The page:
“If you want more caravans and you want more crime, vote Democrat, it’s very simple,” he said. “If you want strong borders and safe communities, vote Republican.”
Trump’s rhetoric about the caravan may have been focused on electoral politics, but experts on racism saw in it something worth embracing.
CNN refused to run the ad. NBC ran it during a football game on Sunday night but, after backlash, announced Monday that it would no longer air it.
The president’s political life has been defined by similarly leveraging racially questionable or more overtly racist rhetoric. In 2015, he began his presidential campaign railing against immigrants from Mexico. By December, he’d looped people from the Middle East into that rhetoric, proposing a ban on Muslim immigrants' entry into the United States. His general election pitch focused on the danger posed by crime, linked to immigration and terrorism.
In places where the population was less heavily made up of immigrants, Trump performed better.
2015 wasn’t where Trump’s use of race for political purposes began, of course. In 2014, when his political activism centered on tweeting his support of Republicans, his rhetoric focused on the danger of allowing people from Ebola-affected countries in Africa to come to the United States. He warned of grim results, should migration from Africa not be curtailed, results that never manifested.
Most famously, Trump’s aborted 2012 exploration of the Republican nomination was focused in large part on questioning former president Barack Obama’s place of birth — a way to try to undercut Obama’s mandate and to hint at the uniqueness of Obama’s personal background. Obama’s life didn’t look like that of most Americans, and Trump was happy to point that out.
That, too, reemerged in recent days. At a rally in Indiana on Friday, Trump responded to Obama’s presence on the campaign trail by highlighting the former president’s middle name, Hussein.
“It’s no surprise that Joe Donnelly is holding a rally this weekend,” he said, referring to the Democratic senator, “with Barack” — a pause for effect — “H” — Trump drew out the letter in the air with his finger — “Obama.”
The crowd booed at the former president’s name. The significance of focusing on the H probably was not lost on anyone.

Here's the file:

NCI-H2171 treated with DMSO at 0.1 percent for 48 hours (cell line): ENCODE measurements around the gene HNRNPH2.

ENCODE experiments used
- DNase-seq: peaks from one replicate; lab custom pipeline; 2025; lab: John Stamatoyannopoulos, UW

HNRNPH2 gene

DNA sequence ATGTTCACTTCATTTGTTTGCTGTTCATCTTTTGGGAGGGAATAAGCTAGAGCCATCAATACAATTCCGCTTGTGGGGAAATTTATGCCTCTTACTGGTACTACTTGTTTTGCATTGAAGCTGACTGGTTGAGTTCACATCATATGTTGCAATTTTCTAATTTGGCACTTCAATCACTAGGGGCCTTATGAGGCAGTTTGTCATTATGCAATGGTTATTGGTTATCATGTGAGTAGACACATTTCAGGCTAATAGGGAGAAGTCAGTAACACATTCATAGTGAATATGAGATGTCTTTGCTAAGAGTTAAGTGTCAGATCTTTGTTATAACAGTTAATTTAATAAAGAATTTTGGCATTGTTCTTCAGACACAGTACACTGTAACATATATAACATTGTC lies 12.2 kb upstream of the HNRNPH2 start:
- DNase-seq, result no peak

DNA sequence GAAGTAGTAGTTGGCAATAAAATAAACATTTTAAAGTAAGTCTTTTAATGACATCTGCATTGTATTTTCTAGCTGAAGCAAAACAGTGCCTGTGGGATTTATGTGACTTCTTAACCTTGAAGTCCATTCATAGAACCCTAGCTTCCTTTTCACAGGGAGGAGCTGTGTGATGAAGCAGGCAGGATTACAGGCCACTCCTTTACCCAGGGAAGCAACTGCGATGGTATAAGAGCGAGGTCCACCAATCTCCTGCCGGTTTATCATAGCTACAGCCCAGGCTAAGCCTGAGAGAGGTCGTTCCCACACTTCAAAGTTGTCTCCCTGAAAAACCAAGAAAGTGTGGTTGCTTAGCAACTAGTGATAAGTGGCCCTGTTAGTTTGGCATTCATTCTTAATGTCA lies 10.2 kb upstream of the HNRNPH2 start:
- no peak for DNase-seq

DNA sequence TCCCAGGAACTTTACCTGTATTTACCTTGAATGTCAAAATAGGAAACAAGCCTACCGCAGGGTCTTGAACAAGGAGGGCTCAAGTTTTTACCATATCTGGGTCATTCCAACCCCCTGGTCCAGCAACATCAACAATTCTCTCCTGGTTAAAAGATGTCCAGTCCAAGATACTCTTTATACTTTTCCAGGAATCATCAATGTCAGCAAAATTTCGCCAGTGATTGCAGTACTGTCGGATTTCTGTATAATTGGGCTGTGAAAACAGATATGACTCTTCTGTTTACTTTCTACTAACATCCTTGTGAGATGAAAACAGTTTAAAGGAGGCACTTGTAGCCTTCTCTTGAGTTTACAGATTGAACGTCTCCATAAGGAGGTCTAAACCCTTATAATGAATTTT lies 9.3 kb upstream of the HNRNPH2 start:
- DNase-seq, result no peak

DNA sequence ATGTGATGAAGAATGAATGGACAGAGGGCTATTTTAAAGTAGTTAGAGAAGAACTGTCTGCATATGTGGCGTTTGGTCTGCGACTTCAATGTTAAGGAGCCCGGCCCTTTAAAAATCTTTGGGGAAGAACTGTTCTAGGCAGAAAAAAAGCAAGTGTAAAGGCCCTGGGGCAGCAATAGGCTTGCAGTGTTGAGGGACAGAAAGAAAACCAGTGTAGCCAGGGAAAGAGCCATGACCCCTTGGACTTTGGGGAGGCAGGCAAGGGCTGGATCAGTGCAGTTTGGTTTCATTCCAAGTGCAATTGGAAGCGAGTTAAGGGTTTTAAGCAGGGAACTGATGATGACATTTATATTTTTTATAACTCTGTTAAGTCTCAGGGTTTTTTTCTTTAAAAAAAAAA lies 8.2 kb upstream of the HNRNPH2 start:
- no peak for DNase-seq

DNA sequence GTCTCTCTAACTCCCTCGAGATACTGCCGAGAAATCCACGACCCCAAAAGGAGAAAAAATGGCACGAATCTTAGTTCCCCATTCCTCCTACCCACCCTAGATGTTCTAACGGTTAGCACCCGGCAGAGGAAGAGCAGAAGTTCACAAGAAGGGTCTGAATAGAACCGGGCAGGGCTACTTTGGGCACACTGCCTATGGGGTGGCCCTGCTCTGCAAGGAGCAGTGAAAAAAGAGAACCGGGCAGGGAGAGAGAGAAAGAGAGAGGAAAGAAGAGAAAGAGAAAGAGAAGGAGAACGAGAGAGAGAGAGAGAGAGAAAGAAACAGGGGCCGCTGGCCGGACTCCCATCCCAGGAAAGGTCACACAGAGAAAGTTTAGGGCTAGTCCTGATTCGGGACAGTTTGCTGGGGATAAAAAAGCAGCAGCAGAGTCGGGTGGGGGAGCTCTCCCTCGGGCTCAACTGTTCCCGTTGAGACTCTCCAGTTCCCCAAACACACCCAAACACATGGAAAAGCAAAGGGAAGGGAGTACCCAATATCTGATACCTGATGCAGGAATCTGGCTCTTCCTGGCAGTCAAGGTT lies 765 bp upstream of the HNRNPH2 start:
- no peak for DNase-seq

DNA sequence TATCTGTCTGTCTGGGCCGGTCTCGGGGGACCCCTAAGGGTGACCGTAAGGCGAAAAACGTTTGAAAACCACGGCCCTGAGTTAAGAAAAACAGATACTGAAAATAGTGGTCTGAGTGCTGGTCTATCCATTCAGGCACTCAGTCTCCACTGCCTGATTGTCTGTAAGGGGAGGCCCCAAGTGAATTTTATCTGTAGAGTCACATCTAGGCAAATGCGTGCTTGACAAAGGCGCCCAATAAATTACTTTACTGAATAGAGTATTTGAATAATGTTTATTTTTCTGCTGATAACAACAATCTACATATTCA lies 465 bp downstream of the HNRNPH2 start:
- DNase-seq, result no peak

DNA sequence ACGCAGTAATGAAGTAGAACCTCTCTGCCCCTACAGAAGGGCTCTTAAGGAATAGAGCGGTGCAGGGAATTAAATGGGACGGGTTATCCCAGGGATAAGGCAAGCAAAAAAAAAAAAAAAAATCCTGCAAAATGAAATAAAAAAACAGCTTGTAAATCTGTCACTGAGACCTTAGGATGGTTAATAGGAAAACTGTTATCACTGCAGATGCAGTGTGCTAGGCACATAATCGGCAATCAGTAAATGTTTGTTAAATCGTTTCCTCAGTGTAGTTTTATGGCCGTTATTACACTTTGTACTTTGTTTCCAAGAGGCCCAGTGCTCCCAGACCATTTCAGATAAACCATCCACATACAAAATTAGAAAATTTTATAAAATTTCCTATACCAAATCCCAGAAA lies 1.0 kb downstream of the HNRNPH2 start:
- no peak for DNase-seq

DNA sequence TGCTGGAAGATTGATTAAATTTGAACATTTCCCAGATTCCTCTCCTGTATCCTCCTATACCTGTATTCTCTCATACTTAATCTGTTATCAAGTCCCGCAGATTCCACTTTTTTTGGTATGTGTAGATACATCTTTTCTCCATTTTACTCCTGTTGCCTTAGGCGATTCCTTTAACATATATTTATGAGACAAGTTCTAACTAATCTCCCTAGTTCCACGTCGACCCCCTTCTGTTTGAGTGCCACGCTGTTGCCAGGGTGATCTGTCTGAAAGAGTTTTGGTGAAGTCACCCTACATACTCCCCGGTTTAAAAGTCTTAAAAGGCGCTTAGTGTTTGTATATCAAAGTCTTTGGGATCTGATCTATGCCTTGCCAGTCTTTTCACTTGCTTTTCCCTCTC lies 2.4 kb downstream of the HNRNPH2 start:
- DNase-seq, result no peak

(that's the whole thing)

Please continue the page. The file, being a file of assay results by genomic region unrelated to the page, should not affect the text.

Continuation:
House Speaker Paul D. Ryan (R-Wis.) reportedly urged Trump in a phone call on Sunday to focus on the strength of the economy instead of on immigration in the waning hours of the campaign. Republicans, Politico reports, “are profoundly worried that Trump’s obsession with all things immigration will exacerbate their losses” Tuesday.
Over the longer term, the problem could be more significant. Trump’s 2016 campaign was a rejection of the post-2012 decision by the Republican Party to improve outreach to nonwhite voters in an effort to respond to long-term demographic trends. The explicit reliance on race as a motivator in 2018 has already caused something of a rift in the party, with the head of the National Republican Congressional Committee last week excoriating Rep. Steve King (R-Iowa), who has more overtly embraced white nationalist rhetoric and actors in recent months. King consistently wrings his hands about a supposed degradation of American culture, often using the same argument as seen in Trump Jr.'s tweet about Maine.
Identifying the Republican Party as opposed to a more diverse nation, however abstractly, to win votes in 2018 may not work over the short term — and it also may cost votes over the long term. Ryan seems to have tried to make the former case in his call with the president. Trump apparently was unmoved.
Late last month, Trump introduced a new label for himself.
"You know, they have a word — it’s sort of became old fashioned — it’s called a ‘nationalist,’ ” he said at a campaign rally for Sen. Ted Cruz (R-Tex.). “And I say, really, we’re not supposed to use that word. You know what I am? I’m a nationalist, okay? I’m a nationalist. Nationalist. Nothing wrong. Use that word. Use that word.”
Be careful what you wish for.